Polycystin-2 Phosphorylation at Ser801 Regulates ATP-induced Calcium Release

Phosphorylation of PC2 at Ser812 by CK2 has been reported to regulate the Ca2+ dependence of its channel activity (Cai et al., 2004 blue right-pointing triangle). Previous studies have shown that the activation of purinergic receptors by ATP is able to stimulate ER Ca2+ release through PC2 channels in an inositol trisphosphate (IP3)-dependent manner (Gallagher et al., 2006 blue right-pointing triangle; Giamarchi et al., 2010 blue right-pointing triangle). This has been confirmed in a recent study that reported a functional interaction between the IP3 receptor and PC2 in regulating Ca2+-induced Ca2+ release (Sammels et al., 2010 blue right-pointing triangle). We therefore used Ca2+ imaging assays to investigate whether Ser801 phosphorylation could alter channel activity in our MDCK I cell lines.

Induction of wild-type PC2 resulted in enhanced amplitude and duration of ATP-induced Ca2+ release from intracellular stores compared with uninduced or control cells (Figure 5A). Mutation of Ser801 to glycine resulted in loss of this enhanced Ca2+ response, whereas the phosphomimic S801D mutation had the same ATP response as wild-type PC2 (Figure 5B).

To determine whether inhibition of PrKD could alter ATP-mediated Ca2+ transients, we pretreated cells expressing wild-type PC2 with PKC inhibitors Gö6976 and Gö6983 (Figure 5C). In agreement with our results showing that Gö6976 but not Gö6983 could block phosphorylation at Ser801 (Figure 2C), pretreatment with Gö6976 resulted in a greater decrease in amplitude of the ATP induced Ca2+ release relative to Gö6983, compared with DMSO-treated controls. The smaller reduction observed with Gö6983 could indicate the importance of other unidentified PKC sites (Figure 1, D and E). These data are consistent with the hypothesis that phosphorylation at Ser801 is essential for the normal function of PC2 as an ER Ca2+ release channel.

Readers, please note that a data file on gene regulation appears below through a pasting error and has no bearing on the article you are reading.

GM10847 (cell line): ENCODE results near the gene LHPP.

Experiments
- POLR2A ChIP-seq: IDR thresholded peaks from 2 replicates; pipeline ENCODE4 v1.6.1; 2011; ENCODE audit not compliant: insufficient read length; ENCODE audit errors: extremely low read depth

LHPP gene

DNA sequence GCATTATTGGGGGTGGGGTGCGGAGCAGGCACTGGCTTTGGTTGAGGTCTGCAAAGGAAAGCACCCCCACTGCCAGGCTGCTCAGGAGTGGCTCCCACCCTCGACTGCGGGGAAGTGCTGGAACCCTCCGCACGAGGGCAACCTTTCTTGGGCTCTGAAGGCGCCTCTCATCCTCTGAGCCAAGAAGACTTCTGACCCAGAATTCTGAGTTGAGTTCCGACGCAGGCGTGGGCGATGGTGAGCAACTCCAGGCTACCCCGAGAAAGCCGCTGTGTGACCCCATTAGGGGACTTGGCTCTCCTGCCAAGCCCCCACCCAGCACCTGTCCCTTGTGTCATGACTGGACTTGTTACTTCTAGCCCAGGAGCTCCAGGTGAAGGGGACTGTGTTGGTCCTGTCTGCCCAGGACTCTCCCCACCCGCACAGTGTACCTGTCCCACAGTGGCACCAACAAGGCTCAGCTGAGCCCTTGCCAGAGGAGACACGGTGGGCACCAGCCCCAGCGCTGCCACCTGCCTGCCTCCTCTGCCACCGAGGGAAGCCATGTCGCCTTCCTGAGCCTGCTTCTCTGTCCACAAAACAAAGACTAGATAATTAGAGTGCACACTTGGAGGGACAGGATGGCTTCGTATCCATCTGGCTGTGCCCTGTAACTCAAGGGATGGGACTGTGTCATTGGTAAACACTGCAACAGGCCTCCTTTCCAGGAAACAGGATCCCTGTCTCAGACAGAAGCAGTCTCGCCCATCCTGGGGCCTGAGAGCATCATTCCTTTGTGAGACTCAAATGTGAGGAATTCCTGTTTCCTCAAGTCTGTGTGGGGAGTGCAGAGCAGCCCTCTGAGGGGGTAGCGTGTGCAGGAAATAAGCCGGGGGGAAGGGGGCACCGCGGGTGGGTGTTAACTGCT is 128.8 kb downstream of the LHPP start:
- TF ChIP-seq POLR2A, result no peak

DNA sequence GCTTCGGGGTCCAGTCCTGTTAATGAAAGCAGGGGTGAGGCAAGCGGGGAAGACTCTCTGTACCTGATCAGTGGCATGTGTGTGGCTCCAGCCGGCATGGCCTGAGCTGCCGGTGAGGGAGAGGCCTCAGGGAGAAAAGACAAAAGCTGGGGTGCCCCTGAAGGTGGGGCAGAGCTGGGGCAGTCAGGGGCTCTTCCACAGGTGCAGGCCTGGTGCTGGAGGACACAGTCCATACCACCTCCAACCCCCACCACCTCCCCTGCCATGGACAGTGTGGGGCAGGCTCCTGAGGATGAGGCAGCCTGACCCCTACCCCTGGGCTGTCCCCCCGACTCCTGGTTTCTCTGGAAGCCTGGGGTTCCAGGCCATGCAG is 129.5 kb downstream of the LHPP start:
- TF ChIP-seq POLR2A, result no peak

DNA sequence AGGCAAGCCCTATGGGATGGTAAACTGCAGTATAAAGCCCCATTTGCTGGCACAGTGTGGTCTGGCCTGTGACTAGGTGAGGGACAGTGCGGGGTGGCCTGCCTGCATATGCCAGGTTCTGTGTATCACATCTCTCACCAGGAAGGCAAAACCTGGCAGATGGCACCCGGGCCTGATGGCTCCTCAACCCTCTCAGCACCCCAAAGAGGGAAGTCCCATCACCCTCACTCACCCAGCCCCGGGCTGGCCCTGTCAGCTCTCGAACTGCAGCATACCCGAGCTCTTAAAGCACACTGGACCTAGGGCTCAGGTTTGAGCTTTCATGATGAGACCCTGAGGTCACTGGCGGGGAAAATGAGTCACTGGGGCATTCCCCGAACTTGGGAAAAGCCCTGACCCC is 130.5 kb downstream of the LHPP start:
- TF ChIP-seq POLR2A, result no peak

Calcium release after 1 μM ionomycin treatment was not significantly different between the cell lines tested confirming the integrity and equivalence of intracellular stores (Figure 4D). Similar results were obtained with thapsigargin (data not shown).

The role of PC2 as an intracellular calcium release channel in these cells was confirmed by knockdown of endogenous PC2 levels in MDCK I cells (Figure 6A). After 48 h, expression of PC2 was reduced by 80% (Figure 6B) and resulted in a significant reduction in the amplitude and duration of ATP induced Ca2+ release from intracellular stores compared with control shRNA-transfected cells (Figure 6, C and D).

Figure 6.
PKD2 knockdown reduces ATP-stimulated PC2 mediated ER Ca2+-release. (A) MDCK I cells were treated with control or PKD2 shRNA as described in Materials and Methods. PKD2 knockdown was detected after immunoblotting of cell lysates with a PC2-specific antibody. ...


In this study, we have identified Ser801 as a previously unrecognized PrKD phosphorylation site in PC2/TRPP2 that is critical for its function as an ER Ca2+ release channel and in mediating downstream effects on cell proliferation. Previous studies had identified functional phosphorylation sites on PC2 at Ser76 (Streets et al., 2006 blue right-pointing triangle) and Ser812 (Cai et al., 2004 blue right-pointing triangle). Ser801 represents the third functional residue to be identified in PC2.

Phosphorylation of Ser801 was shown experimentally to be mediated by PrKD or PKCμ. In silico analysis of the sequence inclusive of and surrounding Ser801 show that it perfectly conforms to a PrKD recognition consensus sequence (Nishikawa et al., 1997 blue right-pointing triangle). Its evolutionary conservation to teleosts further indicates its likely functional importance in kidney morphogenesis. We have also demonstrated that a pathogenic PKD2 mutation (S804N) within the PrKD recognition sequence abolishes Ser801 phosphorylation, indicating its likely physiological significance.

PrKD is a highly versatile protein kinase that is predominantly located in the cytoplasm but can be recruited to perform distinct functions in various cellular compartments (e.g., plasma membrane, nucleus, Golgi, mitochondria) (Rykx et al., 2003 blue right-pointing triangle). PrKD is recruited to the plasma membrane by locally generated diacylglycerol where it is activated by PKC-mediated phosphorylation (mainly novel isoforms). In other organelles, alternative activation pathways (such as nonreceptor tyrosine kinases, Gβγ subunit binding and caspase cleavage) have been described previously (Wang, 2006 blue right-pointing triangle).